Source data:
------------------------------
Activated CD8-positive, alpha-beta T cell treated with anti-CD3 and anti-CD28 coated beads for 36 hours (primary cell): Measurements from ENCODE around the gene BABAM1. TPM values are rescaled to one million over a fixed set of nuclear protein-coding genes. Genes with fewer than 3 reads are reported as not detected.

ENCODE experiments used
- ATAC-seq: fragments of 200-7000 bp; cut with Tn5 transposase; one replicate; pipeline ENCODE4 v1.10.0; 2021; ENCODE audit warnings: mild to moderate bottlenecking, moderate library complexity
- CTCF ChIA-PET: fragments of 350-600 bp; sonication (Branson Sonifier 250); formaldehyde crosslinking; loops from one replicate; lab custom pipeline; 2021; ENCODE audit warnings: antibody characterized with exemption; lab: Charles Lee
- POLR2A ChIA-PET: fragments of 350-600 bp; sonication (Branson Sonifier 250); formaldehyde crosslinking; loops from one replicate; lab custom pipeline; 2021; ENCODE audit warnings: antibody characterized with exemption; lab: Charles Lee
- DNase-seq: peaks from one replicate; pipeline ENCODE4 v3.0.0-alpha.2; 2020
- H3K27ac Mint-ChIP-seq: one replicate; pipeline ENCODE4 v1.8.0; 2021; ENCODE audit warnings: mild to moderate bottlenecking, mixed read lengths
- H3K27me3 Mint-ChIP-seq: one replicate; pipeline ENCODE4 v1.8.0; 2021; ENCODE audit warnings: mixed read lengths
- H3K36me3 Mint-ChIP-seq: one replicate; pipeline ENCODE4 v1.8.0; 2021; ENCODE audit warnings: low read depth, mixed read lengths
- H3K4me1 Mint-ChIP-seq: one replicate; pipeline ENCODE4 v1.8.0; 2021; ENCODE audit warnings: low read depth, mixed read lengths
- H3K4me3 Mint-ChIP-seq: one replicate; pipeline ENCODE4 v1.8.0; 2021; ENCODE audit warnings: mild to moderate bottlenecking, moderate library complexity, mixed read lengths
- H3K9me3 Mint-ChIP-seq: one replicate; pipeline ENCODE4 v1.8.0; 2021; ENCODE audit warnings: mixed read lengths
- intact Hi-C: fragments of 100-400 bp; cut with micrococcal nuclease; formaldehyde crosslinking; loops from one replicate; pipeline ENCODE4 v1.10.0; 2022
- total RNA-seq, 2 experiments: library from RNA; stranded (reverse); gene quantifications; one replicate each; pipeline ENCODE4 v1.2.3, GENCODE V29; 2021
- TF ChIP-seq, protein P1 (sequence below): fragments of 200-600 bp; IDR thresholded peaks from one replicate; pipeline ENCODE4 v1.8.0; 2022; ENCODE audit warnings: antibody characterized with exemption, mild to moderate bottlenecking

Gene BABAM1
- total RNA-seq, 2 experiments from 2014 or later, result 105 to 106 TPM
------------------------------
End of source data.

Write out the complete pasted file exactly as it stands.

Activated CD8-positive, alpha-beta T cell treated with anti-CD3 and anti-CD28 coated beads for 36 hours (primary cell): Measurements from ENCODE around the gene BABAM1. TPM values are rescaled to one million over a fixed set of nuclear protein-coding genes. Genes with fewer than 3 reads are reported as not detected.

ENCODE experiments used
- ATAC-seq: fragments of 200-7000 bp; cut with Tn5 transposase; one replicate; pipeline ENCODE4 v1.10.0; 2021; ENCODE audit warnings: mild to moderate bottlenecking, moderate library complexity
- CTCF ChIA-PET: fragments of 350-600 bp; sonication (Branson Sonifier 250); formaldehyde crosslinking; loops from one replicate; lab custom pipeline; 2021; ENCODE audit warnings: antibody characterized with exemption; lab: Charles Lee
- POLR2A ChIA-PET: fragments of 350-600 bp; sonication (Branson Sonifier 250); formaldehyde crosslinking; loops from one replicate; lab custom pipeline; 2021; ENCODE audit warnings: antibody characterized with exemption; lab: Charles Lee
- DNase-seq: peaks from one replicate; pipeline ENCODE4 v3.0.0-alpha.2; 2020
- H3K27ac Mint-ChIP-seq: one replicate; pipeline ENCODE4 v1.8.0; 2021; ENCODE audit warnings: mild to moderate bottlenecking, mixed read lengths
- H3K27me3 Mint-ChIP-seq: one replicate; pipeline ENCODE4 v1.8.0; 2021; ENCODE audit warnings: mixed read lengths
- H3K36me3 Mint-ChIP-seq: one replicate; pipeline ENCODE4 v1.8.0; 2021; ENCODE audit warnings: low read depth, mixed read lengths
- H3K4me1 Mint-ChIP-seq: one replicate; pipeline ENCODE4 v1.8.0; 2021; ENCODE audit warnings: low read depth, mixed read lengths
- H3K4me3 Mint-ChIP-seq: one replicate; pipeline ENCODE4 v1.8.0; 2021; ENCODE audit warnings: mild to moderate bottlenecking, moderate library complexity, mixed read lengths
- H3K9me3 Mint-ChIP-seq: one replicate; pipeline ENCODE4 v1.8.0; 2021; ENCODE audit warnings: mixed read lengths
- intact Hi-C: fragments of 100-400 bp; cut with micrococcal nuclease; formaldehyde crosslinking; loops from one replicate; pipeline ENCODE4 v1.10.0; 2022
- total RNA-seq, 2 experiments: library from RNA; stranded (reverse); gene quantifications; one replicate each; pipeline ENCODE4 v1.2.3, GENCODE V29; 2021
- TF ChIP-seq, protein P1 (sequence below): fragments of 200-600 bp; IDR thresholded peaks from one replicate; pipeline ENCODE4 v1.8.0; 2022; ENCODE audit warnings: antibody characterized with exemption, mild to moderate bottlenecking

Gene BABAM1
- total RNA-seq, 2 experiments from 2014 or later, result 105 to 106 TPM